I started my career as a newspaper journalist. My first job out of school was for the Saginaw News in Saginaw, Michigan. I covered the police beat: crime, fire, murder, death, accidents, and destruction. The Dallas Times Herald recruited me to work for their newspaper in 1991. I moved to Dallas, and six months later, the other paper in town bought out the Herald and closed it down. It is just a coincidence the newspaper closed six months after I arrived, and I promise it wasn’t my fault.

Side note: I always say the day I lost my job at the newspaper was one of the best days of my life. That day started me on the path I am on today. I tell a story sometimes in my keynote about the day I lost my job and a magic harmonica. When I left my one-bedroom apartment with little furniture to clean out my desk on the last day of the newspaper, I grabbed my magic harmonica.

I arrived at the newspaper, and everyone had a range of emotions: sadness, anger, confusion, and defeat. It felt like a weight had been lifted off my shoulders. I saw this day as an opportunity and a new beginning. For some reason, I found myself on the back loading dock where the media covering the paper’s demise had assembled. I took out my magic harmonica and started poorly playing a blues note. The lyrics went something like this: “I lost my job. I got no money …” Well, I ended up on two local television newscasts. My photo in the Fort Worth Star-Telegram and the story of me playing the harmonica were picked up nationally. True story. I chose my attitude. I decided how I would react to change and disruption.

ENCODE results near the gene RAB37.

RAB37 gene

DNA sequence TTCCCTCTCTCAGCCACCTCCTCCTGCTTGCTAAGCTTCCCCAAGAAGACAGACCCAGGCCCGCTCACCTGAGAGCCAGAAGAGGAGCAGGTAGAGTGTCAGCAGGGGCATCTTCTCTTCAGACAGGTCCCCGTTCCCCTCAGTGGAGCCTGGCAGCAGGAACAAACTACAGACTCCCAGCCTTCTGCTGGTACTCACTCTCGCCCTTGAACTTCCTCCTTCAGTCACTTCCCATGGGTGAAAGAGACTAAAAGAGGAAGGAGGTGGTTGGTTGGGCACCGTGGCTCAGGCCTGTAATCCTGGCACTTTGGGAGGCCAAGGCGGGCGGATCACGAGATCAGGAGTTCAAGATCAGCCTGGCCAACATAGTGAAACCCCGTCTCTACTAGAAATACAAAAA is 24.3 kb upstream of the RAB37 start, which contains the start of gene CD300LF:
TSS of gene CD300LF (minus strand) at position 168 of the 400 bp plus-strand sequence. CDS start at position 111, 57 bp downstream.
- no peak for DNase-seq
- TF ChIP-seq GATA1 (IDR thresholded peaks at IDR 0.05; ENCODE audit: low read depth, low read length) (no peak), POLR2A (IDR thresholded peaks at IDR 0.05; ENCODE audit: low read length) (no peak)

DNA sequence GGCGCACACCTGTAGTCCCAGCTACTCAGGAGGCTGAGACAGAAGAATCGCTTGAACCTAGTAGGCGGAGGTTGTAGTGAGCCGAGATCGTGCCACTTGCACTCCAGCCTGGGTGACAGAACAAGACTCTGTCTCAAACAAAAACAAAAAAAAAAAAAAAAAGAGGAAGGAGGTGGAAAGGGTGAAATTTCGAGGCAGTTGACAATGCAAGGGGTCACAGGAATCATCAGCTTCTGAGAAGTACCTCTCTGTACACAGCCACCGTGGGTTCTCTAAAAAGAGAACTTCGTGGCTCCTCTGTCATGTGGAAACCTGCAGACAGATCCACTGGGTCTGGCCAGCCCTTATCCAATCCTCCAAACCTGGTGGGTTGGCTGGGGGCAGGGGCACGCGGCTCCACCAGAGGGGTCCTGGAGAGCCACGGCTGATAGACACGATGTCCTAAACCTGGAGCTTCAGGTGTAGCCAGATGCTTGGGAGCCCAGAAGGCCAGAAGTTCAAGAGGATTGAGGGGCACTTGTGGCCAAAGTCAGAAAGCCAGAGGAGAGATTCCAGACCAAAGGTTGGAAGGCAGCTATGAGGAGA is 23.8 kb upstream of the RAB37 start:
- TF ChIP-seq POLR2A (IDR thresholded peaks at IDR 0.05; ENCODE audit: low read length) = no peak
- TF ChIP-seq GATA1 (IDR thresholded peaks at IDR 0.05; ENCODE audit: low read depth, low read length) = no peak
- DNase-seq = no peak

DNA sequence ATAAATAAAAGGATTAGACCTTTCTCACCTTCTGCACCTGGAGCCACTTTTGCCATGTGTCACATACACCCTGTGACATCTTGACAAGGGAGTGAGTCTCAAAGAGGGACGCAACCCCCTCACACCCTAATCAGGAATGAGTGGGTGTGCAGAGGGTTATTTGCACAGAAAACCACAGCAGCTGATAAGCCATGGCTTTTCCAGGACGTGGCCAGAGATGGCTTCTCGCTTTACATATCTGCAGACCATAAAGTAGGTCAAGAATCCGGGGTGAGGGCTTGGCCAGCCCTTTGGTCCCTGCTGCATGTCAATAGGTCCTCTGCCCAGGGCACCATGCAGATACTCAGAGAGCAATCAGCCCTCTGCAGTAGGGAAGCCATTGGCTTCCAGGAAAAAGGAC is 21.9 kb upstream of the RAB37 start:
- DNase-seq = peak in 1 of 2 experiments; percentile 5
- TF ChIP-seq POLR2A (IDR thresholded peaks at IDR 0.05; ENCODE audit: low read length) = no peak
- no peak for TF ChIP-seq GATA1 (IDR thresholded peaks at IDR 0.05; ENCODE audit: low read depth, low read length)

That magic harmonica (which I still have) taught me to embrace change and disruption. It taught me that fun and whimsy are part of my life. It taught me to stay in the game and create opportunities. Soon after the Herald closed, I started doing stand-up and improvisational comedy. I joined a comedy troupe. That led me to speak, which led me to this interview. All because of a magic harmonica.

After the Herald closed, I freelanced as a writer and journalist. Some of the highlights included covering Mickey Mantle’s funeral for Newsday almost getting hired at America’s Most Wanted and interviewing the Easter Bunny in a mall for the Fort Worth Star-Telegram.